The family of 38-year-old Melvin Dillard Jr. (pictured) is suing a Delaware hospital, after Dillard went to their emergency room for chest pains and was released. The problem? Dillard ended up dying of a heart attack while he was waiting for a ride home in the medical center’s lobby, reports the Cape Gazette.
According to the lawsuit, the 38-year-old man was taken to Beebe Medical Center on June 26th, after he was suffering from pronounced chest pains. The EMS workers observed that Dillard demonstrated all of the signs that point to an impending heart attack. The young man had an abnormal EKG as well.
After being examined by the hospital staff, though, Dillard was allegedly told to go home and seek the medical services of a cardiologist.
When Dillard went to the hospital lobby to wait for a ride home, he later died of a heart attack at some point during the night and his body was discovered in the hospital’s lobby by a worker.
Dillard was reportedly in the lobby so long that rigor mortis (the stiffening of the joints and muscles of a body after death) had already begun to set in, states the lawsuit.
Dillard was then transported back to the emergency room, where he was pronounced dead.
The lawsuit accuses Beebe Medical and Sussex Emergency Associates of negligence and wrongful death, with Dillard’s family members seeking damages. The family also claims that Dillard should have been admitted, kept for observation, and had his cardiac history considered as well.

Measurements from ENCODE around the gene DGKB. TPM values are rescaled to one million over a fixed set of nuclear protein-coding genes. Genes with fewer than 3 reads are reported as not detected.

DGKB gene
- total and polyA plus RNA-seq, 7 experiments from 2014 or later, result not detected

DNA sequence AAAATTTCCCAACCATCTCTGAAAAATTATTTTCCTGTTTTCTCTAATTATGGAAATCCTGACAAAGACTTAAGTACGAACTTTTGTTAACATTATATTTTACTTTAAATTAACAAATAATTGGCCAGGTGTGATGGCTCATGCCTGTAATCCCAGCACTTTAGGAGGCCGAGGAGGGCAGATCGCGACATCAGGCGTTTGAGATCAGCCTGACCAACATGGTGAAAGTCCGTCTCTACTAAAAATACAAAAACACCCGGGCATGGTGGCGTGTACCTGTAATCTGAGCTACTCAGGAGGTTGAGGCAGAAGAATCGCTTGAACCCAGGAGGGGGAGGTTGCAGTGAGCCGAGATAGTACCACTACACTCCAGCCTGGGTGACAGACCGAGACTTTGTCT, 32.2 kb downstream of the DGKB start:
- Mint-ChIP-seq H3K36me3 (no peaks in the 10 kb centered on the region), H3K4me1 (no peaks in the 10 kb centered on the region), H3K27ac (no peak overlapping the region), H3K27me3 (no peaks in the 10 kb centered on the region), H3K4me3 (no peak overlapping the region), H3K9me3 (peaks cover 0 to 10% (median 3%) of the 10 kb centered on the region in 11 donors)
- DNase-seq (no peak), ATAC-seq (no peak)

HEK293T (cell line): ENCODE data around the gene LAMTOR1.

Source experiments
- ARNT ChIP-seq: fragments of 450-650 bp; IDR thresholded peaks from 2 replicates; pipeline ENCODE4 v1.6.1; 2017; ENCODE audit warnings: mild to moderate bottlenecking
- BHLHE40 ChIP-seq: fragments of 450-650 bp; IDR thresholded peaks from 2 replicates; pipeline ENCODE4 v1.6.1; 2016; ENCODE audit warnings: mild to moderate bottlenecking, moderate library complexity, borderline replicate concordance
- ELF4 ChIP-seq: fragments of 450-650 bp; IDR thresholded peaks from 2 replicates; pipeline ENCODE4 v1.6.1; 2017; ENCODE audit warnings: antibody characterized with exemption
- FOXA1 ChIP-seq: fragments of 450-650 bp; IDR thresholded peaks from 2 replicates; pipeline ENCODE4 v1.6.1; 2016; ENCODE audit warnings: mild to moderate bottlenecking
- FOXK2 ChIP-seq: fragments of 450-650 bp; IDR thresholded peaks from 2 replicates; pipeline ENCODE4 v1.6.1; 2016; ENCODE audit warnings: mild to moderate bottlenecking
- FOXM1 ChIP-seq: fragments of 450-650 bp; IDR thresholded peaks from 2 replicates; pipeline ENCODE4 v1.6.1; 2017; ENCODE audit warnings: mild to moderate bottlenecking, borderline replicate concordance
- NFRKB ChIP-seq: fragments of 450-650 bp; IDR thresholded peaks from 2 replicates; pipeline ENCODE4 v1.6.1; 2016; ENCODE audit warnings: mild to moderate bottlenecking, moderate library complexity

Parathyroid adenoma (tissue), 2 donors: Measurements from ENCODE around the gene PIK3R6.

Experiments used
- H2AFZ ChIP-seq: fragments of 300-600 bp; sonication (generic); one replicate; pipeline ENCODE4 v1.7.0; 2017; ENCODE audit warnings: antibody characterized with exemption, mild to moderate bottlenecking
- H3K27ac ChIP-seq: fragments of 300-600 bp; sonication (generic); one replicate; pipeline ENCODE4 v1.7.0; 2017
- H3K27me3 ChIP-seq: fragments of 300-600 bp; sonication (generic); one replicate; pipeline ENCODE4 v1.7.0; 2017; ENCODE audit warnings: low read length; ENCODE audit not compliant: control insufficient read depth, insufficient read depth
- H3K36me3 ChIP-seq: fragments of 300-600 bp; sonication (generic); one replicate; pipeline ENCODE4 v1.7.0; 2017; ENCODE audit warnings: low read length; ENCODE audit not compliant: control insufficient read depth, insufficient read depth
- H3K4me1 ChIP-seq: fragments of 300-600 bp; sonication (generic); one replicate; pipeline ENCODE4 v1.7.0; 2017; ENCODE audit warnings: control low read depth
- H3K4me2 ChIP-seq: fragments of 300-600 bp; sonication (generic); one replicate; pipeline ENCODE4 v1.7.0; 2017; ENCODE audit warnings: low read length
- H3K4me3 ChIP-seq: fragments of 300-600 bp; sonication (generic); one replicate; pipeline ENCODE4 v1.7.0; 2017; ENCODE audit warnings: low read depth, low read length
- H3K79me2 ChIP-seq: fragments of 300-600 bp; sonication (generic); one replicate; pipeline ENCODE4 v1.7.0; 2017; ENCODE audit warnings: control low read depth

The hospital released the following statement regarding the Dillard case:
A patient came into the Beebe Medical Center emergency department and was seen, treated appropriately following all protocols, and was discharged in stable condition. While sleeping in the lobby waiting for a ride, the individual passed away. In keeping with Beebe’s internal policies, this was fully disclosed and investigated by state and federal agencies having oversight authority.
According to a major 2010 study, “Unequal Treatment: Confronting Racial and Ethnic Disparities in Healthcare,” minorities in America — even those with private health insurance — receive lower-quality health care than Whites, contributing to higher death rates and shorter lifespans.
This translates in to minorities receiving less lifesaving heart medications, bypass surgery, dialysis, or kidney transplants. Minorities are also more likely to get their feet and legs amputated as a treatment for late-stage diabetes.
If Dillard’s family can indeed prove that Dillard was indeed neglected in their lawsuit, then the aforementioned statistics and reality of African Americans in this health care system will be underscored yet again and the hospital and its staff should receive the highest punishment and fines for their gross neglect.